Figure 4
Figure 4: Stimulus onset asynchrony of 10 ms. With masks and targets programmed to remain present for 30 ms, SOAs of 10 ms leave 20 ms during which the mask and the target overlap.

  1. Sequence the experiment to include 20 trials with each of the 15 SOAs, randomly intermixing all the different kinds of trials.
  2. A critical factor is that the participant does not know where the dots will appear in each trial, so be sure that the dots are appearing unpredictably from trial to trial.
  3. Be sure that the experimental program outputs sufficient information about each trial to allow you to analyze the results later. The relevant information for each trial is: the trial number, the SOA on that trial, the shape shown between the mask, and the shape response given by the participant.

2. Running the experiment

  1. To run this experiment, you'll want to recruit 10 participants, testing each individually in a quiet room.
  2. When a participant arrives for the experiment, seat them 60 cm away from the monitor of the testing computer.
  3. The image on the screen should be of a target display with a mask. Use this image to explain the instructions as follows:
    1. In each trial of this experiment you will see a ring of shapes, like the one shown here [pointing]. Additionally, you will see four dots, like the ones here. Sometimes, they will overlap, as in this image. But sometimes, one might precede the other. Regardless of their order of appearance, your task is simply to try to see and remember the shape that appears in the space between those four dots. Does this make sense?"
    2. Great. Sometimes, it might feel hard-you might feel like you really don't know the answer. Just guess in those cases. A few other things. Each trial will start with a display of just a cross, like the one in the middle, here. Before you start a trial, make sure you are fixating the cross, and try your best not to move your eyes. When you are ready, you'll press the spacebar to start a trial."
  4. After explaining the instructions to the participant, start the experiment, and observe the participant for four or five trials to make sure they have understood the instructions. Then leave them to complete the experiment.

3. Analyzing the results

  1. To analyze the results, you'll first want to compute response accuracy individually for each subject and SOA.
  2. Next, you can average together response accuracy by SOA, across subjects.
  3. To determine whether there is a significant effect of SOA on performance, perform a repeated measures ANOVA on accuracy as a function of SOA using MATLAB or a statistical package such as SPSS.

The visual world is full of objects that interact in space and time, and overlap within these dimensions can influence the conscious perception of them—a concept referred to as visual masking.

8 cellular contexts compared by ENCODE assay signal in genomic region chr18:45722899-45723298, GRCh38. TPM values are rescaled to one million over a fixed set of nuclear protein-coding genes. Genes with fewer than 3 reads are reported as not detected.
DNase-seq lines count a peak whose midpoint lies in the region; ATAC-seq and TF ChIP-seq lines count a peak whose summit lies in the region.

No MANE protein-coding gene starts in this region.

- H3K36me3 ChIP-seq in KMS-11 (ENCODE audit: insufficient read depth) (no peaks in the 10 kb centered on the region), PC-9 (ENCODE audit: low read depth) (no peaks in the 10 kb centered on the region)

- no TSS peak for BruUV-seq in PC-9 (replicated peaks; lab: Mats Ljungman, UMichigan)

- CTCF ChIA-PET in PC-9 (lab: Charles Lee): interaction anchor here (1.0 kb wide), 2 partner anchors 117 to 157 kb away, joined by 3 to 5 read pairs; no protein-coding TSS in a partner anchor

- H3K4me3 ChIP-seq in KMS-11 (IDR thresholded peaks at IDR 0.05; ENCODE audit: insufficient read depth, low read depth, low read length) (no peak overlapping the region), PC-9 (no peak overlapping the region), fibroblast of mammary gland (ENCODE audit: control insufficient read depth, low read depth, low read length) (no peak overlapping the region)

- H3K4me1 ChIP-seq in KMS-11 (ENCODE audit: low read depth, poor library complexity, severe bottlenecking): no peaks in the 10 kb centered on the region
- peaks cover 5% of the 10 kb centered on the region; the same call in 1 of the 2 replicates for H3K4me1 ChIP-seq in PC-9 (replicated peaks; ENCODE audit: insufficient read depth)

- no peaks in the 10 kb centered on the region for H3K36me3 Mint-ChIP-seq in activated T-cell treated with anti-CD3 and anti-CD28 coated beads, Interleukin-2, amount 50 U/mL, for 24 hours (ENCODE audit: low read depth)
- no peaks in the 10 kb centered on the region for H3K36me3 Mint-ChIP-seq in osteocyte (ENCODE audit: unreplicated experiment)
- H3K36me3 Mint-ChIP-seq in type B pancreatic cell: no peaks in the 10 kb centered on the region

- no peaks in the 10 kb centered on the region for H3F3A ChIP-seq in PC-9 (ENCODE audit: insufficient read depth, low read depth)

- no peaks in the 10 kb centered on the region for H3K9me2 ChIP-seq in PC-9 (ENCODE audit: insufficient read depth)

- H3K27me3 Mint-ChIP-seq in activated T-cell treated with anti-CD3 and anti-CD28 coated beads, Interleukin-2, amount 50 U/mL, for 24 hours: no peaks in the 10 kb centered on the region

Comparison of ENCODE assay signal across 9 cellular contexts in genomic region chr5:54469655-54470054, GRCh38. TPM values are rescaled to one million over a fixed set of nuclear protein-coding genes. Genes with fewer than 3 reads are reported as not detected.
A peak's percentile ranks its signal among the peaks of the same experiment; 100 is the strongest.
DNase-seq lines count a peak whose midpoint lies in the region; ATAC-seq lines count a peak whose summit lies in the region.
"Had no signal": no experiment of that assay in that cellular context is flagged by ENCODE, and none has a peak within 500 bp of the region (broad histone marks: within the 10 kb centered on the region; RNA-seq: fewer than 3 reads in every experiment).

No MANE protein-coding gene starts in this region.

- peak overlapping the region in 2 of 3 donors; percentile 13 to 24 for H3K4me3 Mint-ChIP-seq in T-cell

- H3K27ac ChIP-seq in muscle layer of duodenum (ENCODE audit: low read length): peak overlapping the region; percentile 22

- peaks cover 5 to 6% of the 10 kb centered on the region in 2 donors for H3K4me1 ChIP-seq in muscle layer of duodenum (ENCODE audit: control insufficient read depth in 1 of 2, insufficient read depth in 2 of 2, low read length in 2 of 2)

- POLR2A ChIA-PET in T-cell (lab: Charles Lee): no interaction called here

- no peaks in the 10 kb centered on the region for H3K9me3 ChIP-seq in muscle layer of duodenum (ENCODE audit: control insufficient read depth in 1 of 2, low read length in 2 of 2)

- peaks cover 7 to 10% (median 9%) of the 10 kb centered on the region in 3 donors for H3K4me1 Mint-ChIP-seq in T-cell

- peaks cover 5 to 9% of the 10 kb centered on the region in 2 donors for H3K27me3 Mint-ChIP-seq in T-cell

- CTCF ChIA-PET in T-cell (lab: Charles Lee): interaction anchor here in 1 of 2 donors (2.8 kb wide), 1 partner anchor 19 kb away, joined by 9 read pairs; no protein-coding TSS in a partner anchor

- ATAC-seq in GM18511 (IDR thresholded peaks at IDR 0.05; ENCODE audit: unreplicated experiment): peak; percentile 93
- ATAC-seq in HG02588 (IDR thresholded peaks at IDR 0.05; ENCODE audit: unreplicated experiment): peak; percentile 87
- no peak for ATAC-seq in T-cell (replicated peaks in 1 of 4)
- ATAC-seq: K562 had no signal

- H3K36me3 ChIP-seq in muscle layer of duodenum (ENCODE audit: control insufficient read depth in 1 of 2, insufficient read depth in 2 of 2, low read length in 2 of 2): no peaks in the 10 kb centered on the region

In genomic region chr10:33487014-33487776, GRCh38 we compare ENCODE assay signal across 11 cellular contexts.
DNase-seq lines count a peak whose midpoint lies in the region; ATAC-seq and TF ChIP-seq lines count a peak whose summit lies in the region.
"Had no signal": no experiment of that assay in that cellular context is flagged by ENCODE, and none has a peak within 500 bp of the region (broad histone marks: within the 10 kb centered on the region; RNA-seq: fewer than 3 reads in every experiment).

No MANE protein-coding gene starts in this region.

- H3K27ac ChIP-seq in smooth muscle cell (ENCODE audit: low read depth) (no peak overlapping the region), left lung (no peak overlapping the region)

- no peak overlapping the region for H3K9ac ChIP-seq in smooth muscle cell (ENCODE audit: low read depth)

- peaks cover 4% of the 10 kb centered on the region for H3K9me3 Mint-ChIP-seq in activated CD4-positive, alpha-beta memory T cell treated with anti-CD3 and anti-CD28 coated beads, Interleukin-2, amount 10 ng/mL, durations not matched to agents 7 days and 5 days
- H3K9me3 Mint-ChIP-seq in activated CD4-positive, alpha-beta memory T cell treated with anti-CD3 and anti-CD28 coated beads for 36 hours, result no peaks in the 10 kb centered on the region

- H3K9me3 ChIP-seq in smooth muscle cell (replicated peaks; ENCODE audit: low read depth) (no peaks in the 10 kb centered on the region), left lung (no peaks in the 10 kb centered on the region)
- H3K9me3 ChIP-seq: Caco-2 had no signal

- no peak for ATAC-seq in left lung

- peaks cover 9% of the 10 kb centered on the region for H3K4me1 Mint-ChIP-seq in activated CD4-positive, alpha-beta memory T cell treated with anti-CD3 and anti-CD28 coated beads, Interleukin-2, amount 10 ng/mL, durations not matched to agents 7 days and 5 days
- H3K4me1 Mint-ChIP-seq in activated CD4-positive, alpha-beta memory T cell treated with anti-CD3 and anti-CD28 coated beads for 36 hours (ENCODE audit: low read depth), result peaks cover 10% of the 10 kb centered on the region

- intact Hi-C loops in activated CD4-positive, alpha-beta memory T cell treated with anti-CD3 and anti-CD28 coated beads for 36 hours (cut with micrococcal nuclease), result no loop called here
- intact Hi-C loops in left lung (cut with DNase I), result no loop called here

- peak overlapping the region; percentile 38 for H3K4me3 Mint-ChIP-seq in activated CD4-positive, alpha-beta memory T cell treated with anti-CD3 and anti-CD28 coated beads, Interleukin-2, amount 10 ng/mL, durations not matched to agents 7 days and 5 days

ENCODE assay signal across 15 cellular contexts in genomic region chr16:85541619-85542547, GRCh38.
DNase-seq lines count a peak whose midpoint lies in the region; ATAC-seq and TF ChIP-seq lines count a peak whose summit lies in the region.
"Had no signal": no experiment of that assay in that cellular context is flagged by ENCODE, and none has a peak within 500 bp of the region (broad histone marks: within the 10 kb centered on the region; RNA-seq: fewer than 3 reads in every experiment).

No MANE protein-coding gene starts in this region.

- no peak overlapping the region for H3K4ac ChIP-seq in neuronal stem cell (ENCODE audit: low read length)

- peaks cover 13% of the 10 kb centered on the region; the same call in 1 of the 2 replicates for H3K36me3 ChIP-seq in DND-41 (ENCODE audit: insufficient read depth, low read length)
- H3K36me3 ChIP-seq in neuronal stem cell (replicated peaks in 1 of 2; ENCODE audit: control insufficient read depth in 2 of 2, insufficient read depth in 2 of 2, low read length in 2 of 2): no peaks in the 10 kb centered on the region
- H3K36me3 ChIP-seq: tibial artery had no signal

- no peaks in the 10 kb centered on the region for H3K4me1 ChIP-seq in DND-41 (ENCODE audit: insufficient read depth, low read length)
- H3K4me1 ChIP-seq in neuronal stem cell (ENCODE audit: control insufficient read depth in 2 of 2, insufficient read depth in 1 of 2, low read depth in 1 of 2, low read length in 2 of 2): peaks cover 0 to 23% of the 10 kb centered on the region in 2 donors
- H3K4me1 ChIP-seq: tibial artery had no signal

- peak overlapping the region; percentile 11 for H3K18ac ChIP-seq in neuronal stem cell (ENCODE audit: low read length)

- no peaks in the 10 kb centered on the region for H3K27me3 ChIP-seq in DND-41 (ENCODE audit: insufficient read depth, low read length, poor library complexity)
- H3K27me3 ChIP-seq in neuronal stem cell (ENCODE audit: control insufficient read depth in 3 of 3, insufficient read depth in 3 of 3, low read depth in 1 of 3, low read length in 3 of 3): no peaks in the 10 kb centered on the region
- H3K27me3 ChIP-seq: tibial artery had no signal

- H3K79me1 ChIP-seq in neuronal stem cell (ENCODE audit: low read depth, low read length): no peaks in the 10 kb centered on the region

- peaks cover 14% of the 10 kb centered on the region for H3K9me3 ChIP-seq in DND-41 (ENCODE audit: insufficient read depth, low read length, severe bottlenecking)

Similar to someone wearing a costume disguise, the phenomenon occurs when a target item—such as a face—cannot be perceived due to the presence of a second object—a mask.

When a target is substituted with a stimulus that overlaps in part of the same spatial location, this is a form of visual masking called object substitution.

Based on the methods pioneered by Enns and Di Lollo in 1997, this video demonstrates how to design and implement an object substitution masking experiment, as well as how to analyze the data and interpret the results dealing with the conscious perceptions of shapes.

In this experiment, object substitution masking is induced in participants as they observe the presentation of four elements on a computer screen: a fixation cross, target display, mask, and response choices.

At the start of each trial, a fixation cross is shown, which consists of 50-mm lines in the center of the screen, and ensures that participants are paying attention.

This is followed by the second element, the target display: eight shapes that are randomly selected from a set of four images—a circle, square, diamond, and triangle. They are displayed around an invisible circle with a radius of 150 mm for 30 ms.

Immediately after is the third element, the mask, which consists of four black dots, each with a radius of 25 mm, arranged to form the four corners of a square just large enough to enclose one shape. The mask surrounds the location of the randomly selected target shape and remains visible for 30 ms during a trial.

A critical independent variable here is the stimulus onset asynchrony—SOA for short—defined as the time difference between the appearance of the target display and mask.

A positive stimulus onset asynchrony means that the mask will appear after the target display. With, for instance, an SOA of 50 ms, the target display is shown for 30 ms, followed by a period of 20 ms where only the fixation cross is present before the mask comes on for 30 ms.

For SOAs less than 30 ms, say 10, the target display is shown for 10 ms before the mask becomes visible. After another 20 ms, the target display goes away and the mask remains for 10 more ms.

The time that the target display and mask are both onscreen is referred to as stimulus overlap. This is maximal when the stimulus onset asynchrony is zero.